20th May 2019
What’s going on this week?
Whilst many schools have been busy preparing for summer testing, Flakefleet Primary School in
Lancashire have been preparing for something just as nerve-racking but for completely different
reasons! The choir at Flakefleet Primary School have been gearing up for the semi-finals of
Britain’s Got Talent, which will be held next week. The group shot straight through to the semifinal
following their rendition of Queen’s, Don’t Stop Me Now receiving the ‘Golden Buzzer’ from
comedian, David Walliams. The choir, from Lancashire, is made up of children who are aged from
4 to 11, accompanied by headteacher, Dave McPartlin. He explained on the show that they have
been singing together since September and described the group as ‘eclectic’, adding: ‘Some are
amazing singers, some are just being enthusiastic’.
Does it take more than talent to succeed?
Listen, think, share
• Read through the story and information about the children at Flakefleet Primary School.
Discuss the concept and goal of TV talent shows like Britain’s Got Talent. What do we think
are the benefits for the contestants taking part?
• The school received the ‘Golden Buzzer’ from comedian David Walliams in the programme,
which meant they went straight through to the semi-final of the competition. At the end of
their performance, Walliams told them: 'It was just one of the most joyous things I’ve ever
seen. You’ve made all our hearts soar today and it’s what you want your childhood to have
been like and it’s what you want your children’s childhood to be like which is just full of
unbridled joy.' Discuss why you think he said this and if you agree (if you are able to watch the
performance, it can be found in the video link overleaf).
• At Flakefleet, every child has the opportunity to state what their dream is using their
#DareToDream initiative. The school then help the child and do all they can to support them
reaching their dream. What do you think of this scheme? Do you think it would work in your
• This isn’t the first time the school has featured in the news, the school recorded a song called
‘Light Up’ which was created to raise money for the local Alzheimer's Society and became a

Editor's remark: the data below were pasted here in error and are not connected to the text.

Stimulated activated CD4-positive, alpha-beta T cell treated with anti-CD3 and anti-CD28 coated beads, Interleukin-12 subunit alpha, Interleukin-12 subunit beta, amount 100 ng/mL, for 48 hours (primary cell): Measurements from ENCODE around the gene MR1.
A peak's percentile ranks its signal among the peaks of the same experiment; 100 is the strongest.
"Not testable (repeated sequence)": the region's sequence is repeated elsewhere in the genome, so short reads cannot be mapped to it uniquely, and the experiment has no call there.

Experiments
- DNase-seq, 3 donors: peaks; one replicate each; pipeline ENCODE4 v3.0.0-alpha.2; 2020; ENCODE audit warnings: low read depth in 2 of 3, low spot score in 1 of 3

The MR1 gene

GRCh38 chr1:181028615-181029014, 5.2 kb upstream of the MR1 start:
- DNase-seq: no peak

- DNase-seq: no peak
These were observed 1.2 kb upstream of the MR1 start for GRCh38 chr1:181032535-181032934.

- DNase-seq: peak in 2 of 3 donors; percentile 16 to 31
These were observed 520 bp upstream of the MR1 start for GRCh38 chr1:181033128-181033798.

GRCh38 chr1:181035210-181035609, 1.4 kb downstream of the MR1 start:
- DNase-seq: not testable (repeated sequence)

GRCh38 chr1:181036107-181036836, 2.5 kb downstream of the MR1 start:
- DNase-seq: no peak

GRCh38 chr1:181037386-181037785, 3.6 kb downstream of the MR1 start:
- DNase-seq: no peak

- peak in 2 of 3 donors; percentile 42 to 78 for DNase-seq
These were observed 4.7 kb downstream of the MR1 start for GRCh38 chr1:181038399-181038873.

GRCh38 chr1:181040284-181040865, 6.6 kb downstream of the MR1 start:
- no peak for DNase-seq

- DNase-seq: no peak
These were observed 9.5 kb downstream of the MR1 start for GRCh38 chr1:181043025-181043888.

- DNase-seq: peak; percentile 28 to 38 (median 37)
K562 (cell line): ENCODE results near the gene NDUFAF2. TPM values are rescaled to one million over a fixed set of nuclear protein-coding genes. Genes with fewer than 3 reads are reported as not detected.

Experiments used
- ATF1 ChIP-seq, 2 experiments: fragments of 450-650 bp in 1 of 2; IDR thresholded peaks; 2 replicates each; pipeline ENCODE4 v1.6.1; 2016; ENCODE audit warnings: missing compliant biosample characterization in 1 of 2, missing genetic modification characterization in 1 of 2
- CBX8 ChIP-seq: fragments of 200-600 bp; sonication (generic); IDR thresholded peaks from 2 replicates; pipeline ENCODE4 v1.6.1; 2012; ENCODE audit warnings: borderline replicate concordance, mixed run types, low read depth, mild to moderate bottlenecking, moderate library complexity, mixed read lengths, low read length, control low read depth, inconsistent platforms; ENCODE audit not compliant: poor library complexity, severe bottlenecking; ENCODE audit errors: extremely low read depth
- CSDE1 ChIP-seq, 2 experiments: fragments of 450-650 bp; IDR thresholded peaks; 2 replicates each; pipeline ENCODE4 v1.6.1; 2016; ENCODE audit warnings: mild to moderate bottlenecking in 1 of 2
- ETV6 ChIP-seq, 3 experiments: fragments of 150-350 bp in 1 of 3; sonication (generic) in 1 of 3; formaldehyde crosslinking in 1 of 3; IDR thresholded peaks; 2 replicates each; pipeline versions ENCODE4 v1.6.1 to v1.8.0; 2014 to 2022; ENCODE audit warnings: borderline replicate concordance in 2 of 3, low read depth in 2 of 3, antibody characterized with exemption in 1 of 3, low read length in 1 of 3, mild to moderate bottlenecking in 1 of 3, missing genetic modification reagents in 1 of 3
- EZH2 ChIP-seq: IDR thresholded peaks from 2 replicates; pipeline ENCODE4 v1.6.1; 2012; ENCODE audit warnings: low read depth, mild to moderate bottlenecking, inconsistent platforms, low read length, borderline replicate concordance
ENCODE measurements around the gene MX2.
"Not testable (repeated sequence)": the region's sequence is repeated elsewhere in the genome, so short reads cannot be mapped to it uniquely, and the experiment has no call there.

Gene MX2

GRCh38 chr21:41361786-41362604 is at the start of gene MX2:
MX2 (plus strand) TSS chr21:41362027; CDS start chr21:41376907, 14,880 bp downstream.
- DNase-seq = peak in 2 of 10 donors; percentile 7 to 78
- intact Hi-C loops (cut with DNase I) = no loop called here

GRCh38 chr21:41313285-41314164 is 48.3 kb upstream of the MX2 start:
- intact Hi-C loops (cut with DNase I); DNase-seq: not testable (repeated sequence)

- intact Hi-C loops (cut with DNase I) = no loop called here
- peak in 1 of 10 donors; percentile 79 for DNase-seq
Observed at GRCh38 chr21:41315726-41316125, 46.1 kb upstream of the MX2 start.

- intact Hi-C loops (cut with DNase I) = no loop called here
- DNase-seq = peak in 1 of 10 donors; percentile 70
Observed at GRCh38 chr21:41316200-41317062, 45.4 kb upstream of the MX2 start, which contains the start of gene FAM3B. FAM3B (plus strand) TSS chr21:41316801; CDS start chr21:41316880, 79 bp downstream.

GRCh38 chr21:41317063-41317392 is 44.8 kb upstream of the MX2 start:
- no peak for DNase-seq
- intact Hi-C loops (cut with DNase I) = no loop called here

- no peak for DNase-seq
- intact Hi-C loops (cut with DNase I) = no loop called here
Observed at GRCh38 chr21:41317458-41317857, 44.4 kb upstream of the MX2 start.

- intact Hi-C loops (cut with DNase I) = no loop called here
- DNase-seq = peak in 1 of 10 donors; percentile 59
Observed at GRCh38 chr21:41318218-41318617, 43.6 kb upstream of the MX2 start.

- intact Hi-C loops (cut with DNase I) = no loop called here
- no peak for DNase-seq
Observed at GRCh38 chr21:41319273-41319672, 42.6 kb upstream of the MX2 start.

real contender for the Christmas number one in 2018. The song was written entirely by the
school, with the video filmed by headteacher, Mr McPartlin, on his phone and aided by two
unpaid producers. The heart-warming video features a local care home, and all proceeds went
to charity. The school narrowly missed out on the top spot, but the school received national
recognitions. How do you think being part of this would have impacted on the lives of the
• Mr McPartlin states on the school’s website,
‘As importantly as the core academic skills our children learn, we want everyone to be happy
within school, feel safe and confident to take on the challenges they will face as they grow
older. Resilience, aspirations and the willingness and ability to take risks, believe in oneself and
learn from mistakes are qualities that we believe are essential and we commit a lot of time
and effort into helping our children and staff be the best versions of themselves.’
Do you think taking part in competitions like Britain’s Got Talent and aiming for Christmas
number one are great ways of doing this? When you were at primary school, can you think of
any experiences or times that you remember as being pivotal to the person you are today?
Further questions for discussion
• Do you think that you can achieve great successes in an area where you have no talent at all? Why?
• Do you think it’s important for schools and teachers to always encourage children to aim high
and dream big? Do you think there would be any negatives to this?